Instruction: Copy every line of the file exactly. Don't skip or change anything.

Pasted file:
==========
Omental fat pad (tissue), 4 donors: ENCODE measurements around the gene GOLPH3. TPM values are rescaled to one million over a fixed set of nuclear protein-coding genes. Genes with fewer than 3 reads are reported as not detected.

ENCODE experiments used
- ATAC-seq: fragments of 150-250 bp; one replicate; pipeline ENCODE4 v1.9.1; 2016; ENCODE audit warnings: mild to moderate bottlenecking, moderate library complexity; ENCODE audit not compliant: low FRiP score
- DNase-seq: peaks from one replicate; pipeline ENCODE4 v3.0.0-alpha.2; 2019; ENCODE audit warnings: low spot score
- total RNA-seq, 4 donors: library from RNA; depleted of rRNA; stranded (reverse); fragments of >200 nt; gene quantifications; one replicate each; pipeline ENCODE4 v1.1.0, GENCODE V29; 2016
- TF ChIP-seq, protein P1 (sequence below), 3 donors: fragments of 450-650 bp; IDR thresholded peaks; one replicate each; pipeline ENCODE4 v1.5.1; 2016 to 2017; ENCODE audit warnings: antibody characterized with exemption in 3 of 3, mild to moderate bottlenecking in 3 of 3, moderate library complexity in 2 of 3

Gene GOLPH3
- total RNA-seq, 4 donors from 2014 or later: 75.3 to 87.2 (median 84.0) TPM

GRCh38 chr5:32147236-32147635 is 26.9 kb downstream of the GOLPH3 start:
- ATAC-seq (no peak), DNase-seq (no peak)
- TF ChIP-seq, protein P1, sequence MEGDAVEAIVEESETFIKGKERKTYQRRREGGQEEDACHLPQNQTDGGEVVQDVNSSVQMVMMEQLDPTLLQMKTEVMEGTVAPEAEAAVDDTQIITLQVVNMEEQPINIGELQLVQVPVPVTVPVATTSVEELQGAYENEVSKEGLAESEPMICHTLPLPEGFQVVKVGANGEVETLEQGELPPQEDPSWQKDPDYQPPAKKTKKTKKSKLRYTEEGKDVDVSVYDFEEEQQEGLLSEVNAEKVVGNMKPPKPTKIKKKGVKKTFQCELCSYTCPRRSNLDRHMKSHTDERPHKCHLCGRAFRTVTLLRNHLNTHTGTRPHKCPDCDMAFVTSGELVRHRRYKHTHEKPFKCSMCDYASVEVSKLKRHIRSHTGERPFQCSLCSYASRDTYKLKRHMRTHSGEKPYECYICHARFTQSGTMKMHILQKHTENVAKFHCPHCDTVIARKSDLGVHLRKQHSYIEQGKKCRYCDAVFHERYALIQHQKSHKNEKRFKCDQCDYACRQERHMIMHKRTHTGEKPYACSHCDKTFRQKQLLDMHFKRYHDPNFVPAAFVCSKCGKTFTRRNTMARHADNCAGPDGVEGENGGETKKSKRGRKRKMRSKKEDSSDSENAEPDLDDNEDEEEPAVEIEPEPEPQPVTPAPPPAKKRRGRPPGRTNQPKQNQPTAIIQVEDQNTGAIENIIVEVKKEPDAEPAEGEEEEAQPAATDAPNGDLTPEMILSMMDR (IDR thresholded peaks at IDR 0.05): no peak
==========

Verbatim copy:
Omental fat pad (tissue), 4 donors: ENCODE measurements around the gene GOLPH3. TPM values are rescaled to one million over a fixed set of nuclear protein-coding genes. Genes with fewer than 3 reads are reported as not detected.

ENCODE experiments used
- ATAC-seq: fragments of 150-250 bp; one replicate; pipeline ENCODE4 v1.9.1; 2016; ENCODE audit warnings: mild to moderate bottlenecking, moderate library complexity; ENCODE audit not compliant: low FRiP score
- DNase-seq: peaks from one replicate; pipeline ENCODE4 v3.0.0-alpha.2; 2019; ENCODE audit warnings: low spot score
- total RNA-seq, 4 donors: library from RNA; depleted of rRNA; stranded (reverse); fragments of >200 nt; gene quantifications; one replicate each; pipeline ENCODE4 v1.1.0, GENCODE V29; 2016
- TF ChIP-seq, protein P1 (sequence below), 3 donors: fragments of 450-650 bp; IDR thresholded peaks; one replicate each; pipeline ENCODE4 v1.5.1; 2016 to 2017; ENCODE audit warnings: antibody characterized with exemption in 3 of 3, mild to moderate bottlenecking in 3 of 3, moderate library complexity in 2 of 3

Gene GOLPH3
- total RNA-seq, 4 donors from 2014 or later: 75.3 to 87.2 (median 84.0) TPM

GRCh38 chr5:32147236-32147635 is 26.9 kb downstream of the GOLPH3 start:
- ATAC-seq (no peak), DNase-seq (no peak)
- TF ChIP-seq, protein P1, sequence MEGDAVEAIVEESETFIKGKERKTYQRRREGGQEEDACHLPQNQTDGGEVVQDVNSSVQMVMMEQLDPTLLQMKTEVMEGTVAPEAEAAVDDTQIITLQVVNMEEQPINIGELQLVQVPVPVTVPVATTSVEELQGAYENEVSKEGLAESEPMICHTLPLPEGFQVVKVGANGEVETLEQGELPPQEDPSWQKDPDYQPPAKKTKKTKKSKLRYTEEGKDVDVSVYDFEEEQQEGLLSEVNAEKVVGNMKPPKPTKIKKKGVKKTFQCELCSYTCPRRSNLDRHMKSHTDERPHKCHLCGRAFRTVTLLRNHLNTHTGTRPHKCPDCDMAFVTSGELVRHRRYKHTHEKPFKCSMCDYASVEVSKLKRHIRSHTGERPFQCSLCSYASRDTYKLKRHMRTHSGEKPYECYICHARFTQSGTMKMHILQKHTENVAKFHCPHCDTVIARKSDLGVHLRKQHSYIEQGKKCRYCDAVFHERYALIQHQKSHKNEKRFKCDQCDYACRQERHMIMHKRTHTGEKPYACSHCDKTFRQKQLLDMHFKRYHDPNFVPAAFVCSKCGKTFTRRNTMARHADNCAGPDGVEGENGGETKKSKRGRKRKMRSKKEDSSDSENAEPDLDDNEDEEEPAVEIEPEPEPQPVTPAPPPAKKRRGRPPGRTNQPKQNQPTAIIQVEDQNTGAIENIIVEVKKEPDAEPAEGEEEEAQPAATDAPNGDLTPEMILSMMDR (IDR thresholded peaks at IDR 0.05): no peak